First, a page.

10 reasons health care needs sustainability treatments

Janet Howard
GreenBiz.com
February 12, 2014
Imagine a space where you feel good. Muscles relax, breathing is deeper. There is a natural feeling of gratitude and calm. Does this space lead to more positive interactions with others? Does it bring out the best in you?
Hospitals have a mission to help the elderly and the weak, but don't always walk the walk. Cancer is treated, but hazardous chemicals are found in cleaning products and furniture. Heart conditions are taken care of, but French fries and burgers are served in the cafeteria. There's a global climate-change crisis, yet hospitals are the second-highest energy consumer of any sector and generate more than 30 pounds of waste per bed per day.
Health care is in conflict with itself — in some ways, it's its own worst enemy. A sound treatment protocol has to be balanced with resource conservation and management. Here are 10 reasons to practice a better approach.
1. Human health and the environment
Climate change impacts public health, yet most facilities aren't ready to say it out loud. Hospitals cannot get in balance without a top-down stewardship strategy that aligns with the organization's goals, as a handful of hospitals have started to prove.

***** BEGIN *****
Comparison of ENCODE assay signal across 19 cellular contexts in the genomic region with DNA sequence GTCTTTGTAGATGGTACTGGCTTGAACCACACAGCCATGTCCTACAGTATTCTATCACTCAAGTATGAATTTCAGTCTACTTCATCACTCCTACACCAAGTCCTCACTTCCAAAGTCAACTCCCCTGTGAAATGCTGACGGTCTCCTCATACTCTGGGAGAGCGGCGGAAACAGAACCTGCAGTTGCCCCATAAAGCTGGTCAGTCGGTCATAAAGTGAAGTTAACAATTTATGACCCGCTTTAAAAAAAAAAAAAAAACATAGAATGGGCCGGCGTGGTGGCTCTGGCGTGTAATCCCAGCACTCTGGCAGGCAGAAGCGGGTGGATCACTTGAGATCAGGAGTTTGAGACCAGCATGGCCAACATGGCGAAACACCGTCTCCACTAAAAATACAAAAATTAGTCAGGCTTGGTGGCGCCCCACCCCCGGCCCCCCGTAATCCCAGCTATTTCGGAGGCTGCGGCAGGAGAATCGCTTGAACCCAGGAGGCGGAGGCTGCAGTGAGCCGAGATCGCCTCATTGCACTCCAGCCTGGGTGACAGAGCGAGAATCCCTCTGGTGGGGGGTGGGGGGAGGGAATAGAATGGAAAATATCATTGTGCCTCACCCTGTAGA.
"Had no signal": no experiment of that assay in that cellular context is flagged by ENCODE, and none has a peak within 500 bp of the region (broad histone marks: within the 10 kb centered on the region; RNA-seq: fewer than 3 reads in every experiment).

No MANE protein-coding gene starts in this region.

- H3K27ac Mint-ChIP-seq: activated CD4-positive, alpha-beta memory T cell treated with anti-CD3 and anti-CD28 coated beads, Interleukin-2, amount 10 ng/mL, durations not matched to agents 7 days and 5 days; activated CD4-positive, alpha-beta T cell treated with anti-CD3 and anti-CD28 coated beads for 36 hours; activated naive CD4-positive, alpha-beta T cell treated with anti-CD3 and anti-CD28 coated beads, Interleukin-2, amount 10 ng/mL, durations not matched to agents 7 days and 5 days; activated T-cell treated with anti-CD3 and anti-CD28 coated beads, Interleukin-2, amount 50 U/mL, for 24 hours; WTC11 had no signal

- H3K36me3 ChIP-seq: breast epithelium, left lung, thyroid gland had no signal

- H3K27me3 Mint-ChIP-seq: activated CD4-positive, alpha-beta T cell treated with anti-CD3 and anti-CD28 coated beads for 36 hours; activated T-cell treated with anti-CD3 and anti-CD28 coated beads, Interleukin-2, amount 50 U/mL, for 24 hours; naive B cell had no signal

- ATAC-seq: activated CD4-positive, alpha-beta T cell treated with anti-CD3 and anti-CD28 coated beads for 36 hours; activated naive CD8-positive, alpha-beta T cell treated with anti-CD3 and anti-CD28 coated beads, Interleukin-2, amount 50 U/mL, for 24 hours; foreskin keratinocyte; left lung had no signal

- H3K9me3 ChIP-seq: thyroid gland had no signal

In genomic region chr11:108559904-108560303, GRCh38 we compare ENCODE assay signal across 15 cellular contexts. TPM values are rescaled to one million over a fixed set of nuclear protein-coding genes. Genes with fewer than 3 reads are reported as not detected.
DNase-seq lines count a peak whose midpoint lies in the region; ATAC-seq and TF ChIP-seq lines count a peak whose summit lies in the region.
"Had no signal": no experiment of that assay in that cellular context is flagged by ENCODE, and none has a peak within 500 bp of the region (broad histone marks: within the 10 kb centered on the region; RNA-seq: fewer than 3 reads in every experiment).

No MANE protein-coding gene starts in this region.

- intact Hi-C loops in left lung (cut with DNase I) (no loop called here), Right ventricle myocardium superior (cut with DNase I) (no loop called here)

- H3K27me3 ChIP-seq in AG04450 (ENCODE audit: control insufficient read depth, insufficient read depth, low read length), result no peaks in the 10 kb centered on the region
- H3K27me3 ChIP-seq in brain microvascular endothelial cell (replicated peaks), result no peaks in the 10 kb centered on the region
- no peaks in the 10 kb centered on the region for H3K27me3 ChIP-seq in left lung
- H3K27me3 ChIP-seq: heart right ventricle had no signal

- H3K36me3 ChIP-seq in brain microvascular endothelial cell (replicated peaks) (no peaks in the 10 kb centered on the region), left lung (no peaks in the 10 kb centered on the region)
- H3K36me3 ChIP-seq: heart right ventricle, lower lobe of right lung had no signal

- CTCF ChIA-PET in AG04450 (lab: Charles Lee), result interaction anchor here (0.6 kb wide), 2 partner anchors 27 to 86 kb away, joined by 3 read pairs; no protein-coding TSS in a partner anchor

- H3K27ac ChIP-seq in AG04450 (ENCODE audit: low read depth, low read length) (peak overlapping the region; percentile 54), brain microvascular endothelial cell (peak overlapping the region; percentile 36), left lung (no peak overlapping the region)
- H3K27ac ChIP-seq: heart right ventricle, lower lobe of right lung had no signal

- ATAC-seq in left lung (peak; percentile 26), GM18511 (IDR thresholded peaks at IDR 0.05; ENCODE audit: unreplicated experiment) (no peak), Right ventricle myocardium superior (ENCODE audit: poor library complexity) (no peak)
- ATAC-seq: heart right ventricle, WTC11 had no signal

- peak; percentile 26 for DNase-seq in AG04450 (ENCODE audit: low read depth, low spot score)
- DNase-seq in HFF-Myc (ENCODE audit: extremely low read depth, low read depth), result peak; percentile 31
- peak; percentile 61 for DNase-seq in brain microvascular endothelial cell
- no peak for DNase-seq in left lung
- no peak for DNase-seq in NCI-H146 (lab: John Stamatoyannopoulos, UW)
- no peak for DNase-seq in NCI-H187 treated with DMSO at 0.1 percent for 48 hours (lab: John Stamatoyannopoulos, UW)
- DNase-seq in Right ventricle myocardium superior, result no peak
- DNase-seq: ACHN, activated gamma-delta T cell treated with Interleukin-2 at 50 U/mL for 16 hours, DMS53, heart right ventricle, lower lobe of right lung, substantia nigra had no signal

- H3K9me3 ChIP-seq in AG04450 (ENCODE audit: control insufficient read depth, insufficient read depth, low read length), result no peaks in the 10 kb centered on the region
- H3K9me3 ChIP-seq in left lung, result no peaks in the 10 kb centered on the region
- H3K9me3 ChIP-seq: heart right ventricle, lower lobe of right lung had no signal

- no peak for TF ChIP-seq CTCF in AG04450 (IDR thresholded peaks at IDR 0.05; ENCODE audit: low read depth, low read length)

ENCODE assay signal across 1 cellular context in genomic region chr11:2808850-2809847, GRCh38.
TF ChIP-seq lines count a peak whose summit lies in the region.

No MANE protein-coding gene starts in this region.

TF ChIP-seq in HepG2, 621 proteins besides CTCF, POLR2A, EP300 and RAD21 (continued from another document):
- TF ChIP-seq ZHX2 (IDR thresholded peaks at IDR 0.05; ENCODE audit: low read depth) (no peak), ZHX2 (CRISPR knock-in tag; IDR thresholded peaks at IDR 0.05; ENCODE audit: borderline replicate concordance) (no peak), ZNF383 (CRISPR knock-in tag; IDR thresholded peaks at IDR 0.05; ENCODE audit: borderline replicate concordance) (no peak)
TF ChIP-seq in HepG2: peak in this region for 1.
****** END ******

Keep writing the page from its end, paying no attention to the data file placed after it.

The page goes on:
Wisconsin-based hospital system ThedaCare, for example, created a "sustainability leader" position and is hosting the Climate and Health Symposium to educate staff about environmental action and education. A member of Practice Greenhealth, it has signed onto all six challenges in the Healthier Hospitals Initiative(HHI), a national campaign to improve sustainability in the health-care sector.
Tenet Health also incorporates sustainability initiatives. Its Sustainability Report demonstrates a system-wide approach to better health and demonstrates how that strategy is incorporated at the local level.Advocate Healthcare, meanwhile, highlights progress meeting environmental goals in its own Sustainability Report.
2. Prevention
We've moved beyond the notion of merely treating disease and toward prevention and wellness, with several pioneering programs leading the way. Magee Womens Hospital of UPMC, for instance, teaches parents about the connection between human health and the environment through prenatal classes and its "Baby Steps to Green Parenting" program.